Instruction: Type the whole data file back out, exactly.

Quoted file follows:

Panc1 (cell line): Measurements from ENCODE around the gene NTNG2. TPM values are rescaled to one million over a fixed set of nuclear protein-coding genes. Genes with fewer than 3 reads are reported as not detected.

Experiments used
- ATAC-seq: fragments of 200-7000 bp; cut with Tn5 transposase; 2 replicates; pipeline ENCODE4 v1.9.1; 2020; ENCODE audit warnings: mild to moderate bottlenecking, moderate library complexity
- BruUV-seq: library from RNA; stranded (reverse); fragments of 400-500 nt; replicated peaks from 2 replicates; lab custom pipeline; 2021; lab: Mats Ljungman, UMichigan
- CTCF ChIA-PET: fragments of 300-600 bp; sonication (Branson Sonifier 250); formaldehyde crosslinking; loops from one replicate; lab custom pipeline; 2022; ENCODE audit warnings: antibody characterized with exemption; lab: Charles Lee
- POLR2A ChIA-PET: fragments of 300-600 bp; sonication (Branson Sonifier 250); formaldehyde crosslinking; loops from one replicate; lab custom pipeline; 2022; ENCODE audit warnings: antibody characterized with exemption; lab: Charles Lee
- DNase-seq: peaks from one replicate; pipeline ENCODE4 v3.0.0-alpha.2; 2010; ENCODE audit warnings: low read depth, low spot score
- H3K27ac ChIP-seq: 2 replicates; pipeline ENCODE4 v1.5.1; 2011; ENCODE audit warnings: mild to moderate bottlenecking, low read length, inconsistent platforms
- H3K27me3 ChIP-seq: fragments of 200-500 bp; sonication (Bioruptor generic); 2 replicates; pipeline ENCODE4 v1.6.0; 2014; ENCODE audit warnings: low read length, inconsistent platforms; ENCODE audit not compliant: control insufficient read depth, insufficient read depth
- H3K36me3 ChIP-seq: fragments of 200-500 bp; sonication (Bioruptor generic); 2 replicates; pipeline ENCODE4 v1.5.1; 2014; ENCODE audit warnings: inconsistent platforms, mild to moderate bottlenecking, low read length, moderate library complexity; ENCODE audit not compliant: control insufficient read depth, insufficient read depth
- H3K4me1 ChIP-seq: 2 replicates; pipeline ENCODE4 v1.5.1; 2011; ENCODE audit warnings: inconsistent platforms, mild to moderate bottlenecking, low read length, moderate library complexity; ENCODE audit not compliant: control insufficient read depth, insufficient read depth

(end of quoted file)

Panc1 (cell line): Measurements from ENCODE around the gene NTNG2. TPM values are rescaled to one million over a fixed set of nuclear protein-coding genes. Genes with fewer than 3 reads are reported as not detected.

Experiments used
- ATAC-seq: fragments of 200-7000 bp; cut with Tn5 transposase; 2 replicates; pipeline ENCODE4 v1.9.1; 2020; ENCODE audit warnings: mild to moderate bottlenecking, moderate library complexity
- BruUV-seq: library from RNA; stranded (reverse); fragments of 400-500 nt; replicated peaks from 2 replicates; lab custom pipeline; 2021; lab: Mats Ljungman, UMichigan
- CTCF ChIA-PET: fragments of 300-600 bp; sonication (Branson Sonifier 250); formaldehyde crosslinking; loops from one replicate; lab custom pipeline; 2022; ENCODE audit warnings: antibody characterized with exemption; lab: Charles Lee
- POLR2A ChIA-PET: fragments of 300-600 bp; sonication (Branson Sonifier 250); formaldehyde crosslinking; loops from one replicate; lab custom pipeline; 2022; ENCODE audit warnings: antibody characterized with exemption; lab: Charles Lee
- DNase-seq: peaks from one replicate; pipeline ENCODE4 v3.0.0-alpha.2; 2010; ENCODE audit warnings: low read depth, low spot score
- H3K27ac ChIP-seq: 2 replicates; pipeline ENCODE4 v1.5.1; 2011; ENCODE audit warnings: mild to moderate bottlenecking, low read length, inconsistent platforms
- H3K27me3 ChIP-seq: fragments of 200-500 bp; sonication (Bioruptor generic); 2 replicates; pipeline ENCODE4 v1.6.0; 2014; ENCODE audit warnings: low read length, inconsistent platforms; ENCODE audit not compliant: control insufficient read depth, insufficient read depth
- H3K36me3 ChIP-seq: fragments of 200-500 bp; sonication (Bioruptor generic); 2 replicates; pipeline ENCODE4 v1.5.1; 2014; ENCODE audit warnings: inconsistent platforms, mild to moderate bottlenecking, low read length, moderate library complexity; ENCODE audit not compliant: control insufficient read depth, insufficient read depth
- H3K4me1 ChIP-seq: 2 replicates; pipeline ENCODE4 v1.5.1; 2011; ENCODE audit warnings: inconsistent platforms, mild to moderate bottlenecking, low read length, moderate library complexity; ENCODE audit not compliant: control insufficient read depth, insufficient read depth